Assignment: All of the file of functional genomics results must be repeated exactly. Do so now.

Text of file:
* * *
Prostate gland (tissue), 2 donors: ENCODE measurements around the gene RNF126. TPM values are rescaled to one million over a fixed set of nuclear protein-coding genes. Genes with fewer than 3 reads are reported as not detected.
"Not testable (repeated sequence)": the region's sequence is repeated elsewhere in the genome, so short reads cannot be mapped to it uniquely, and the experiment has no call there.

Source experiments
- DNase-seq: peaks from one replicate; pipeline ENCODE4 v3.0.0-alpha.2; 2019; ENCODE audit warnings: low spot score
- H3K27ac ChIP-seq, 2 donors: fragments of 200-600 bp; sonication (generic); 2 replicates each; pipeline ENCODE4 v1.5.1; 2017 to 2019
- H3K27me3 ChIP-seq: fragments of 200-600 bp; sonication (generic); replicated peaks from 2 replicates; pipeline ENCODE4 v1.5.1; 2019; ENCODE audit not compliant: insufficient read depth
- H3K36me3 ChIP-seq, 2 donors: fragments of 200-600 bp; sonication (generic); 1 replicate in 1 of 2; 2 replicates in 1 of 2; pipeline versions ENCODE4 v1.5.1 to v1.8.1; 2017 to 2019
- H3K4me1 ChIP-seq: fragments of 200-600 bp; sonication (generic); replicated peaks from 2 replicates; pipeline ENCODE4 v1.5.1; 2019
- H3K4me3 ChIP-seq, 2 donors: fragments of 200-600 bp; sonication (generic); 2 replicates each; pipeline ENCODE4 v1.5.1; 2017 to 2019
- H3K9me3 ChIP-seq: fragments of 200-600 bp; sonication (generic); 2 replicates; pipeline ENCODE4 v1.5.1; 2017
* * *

Prostate gland (tissue), 2 donors: ENCODE measurements around the gene RNF126. TPM values are rescaled to one million over a fixed set of nuclear protein-coding genes. Genes with fewer than 3 reads are reported as not detected.
"Not testable (repeated sequence)": the region's sequence is repeated elsewhere in the genome, so short reads cannot be mapped to it uniquely, and the experiment has no call there.

Source experiments
- DNase-seq: peaks from one replicate; pipeline ENCODE4 v3.0.0-alpha.2; 2019; ENCODE audit warnings: low spot score
- H3K27ac ChIP-seq, 2 donors: fragments of 200-600 bp; sonication (generic); 2 replicates each; pipeline ENCODE4 v1.5.1; 2017 to 2019
- H3K27me3 ChIP-seq: fragments of 200-600 bp; sonication (generic); replicated peaks from 2 replicates; pipeline ENCODE4 v1.5.1; 2019; ENCODE audit not compliant: insufficient read depth
- H3K36me3 ChIP-seq, 2 donors: fragments of 200-600 bp; sonication (generic); 1 replicate in 1 of 2; 2 replicates in 1 of 2; pipeline versions ENCODE4 v1.5.1 to v1.8.1; 2017 to 2019
- H3K4me1 ChIP-seq: fragments of 200-600 bp; sonication (generic); replicated peaks from 2 replicates; pipeline ENCODE4 v1.5.1; 2019
- H3K4me3 ChIP-seq, 2 donors: fragments of 200-600 bp; sonication (generic); 2 replicates each; pipeline ENCODE4 v1.5.1; 2017 to 2019
- H3K9me3 ChIP-seq: fragments of 200-600 bp; sonication (generic); 2 replicates; pipeline ENCODE4 v1.5.1; 2017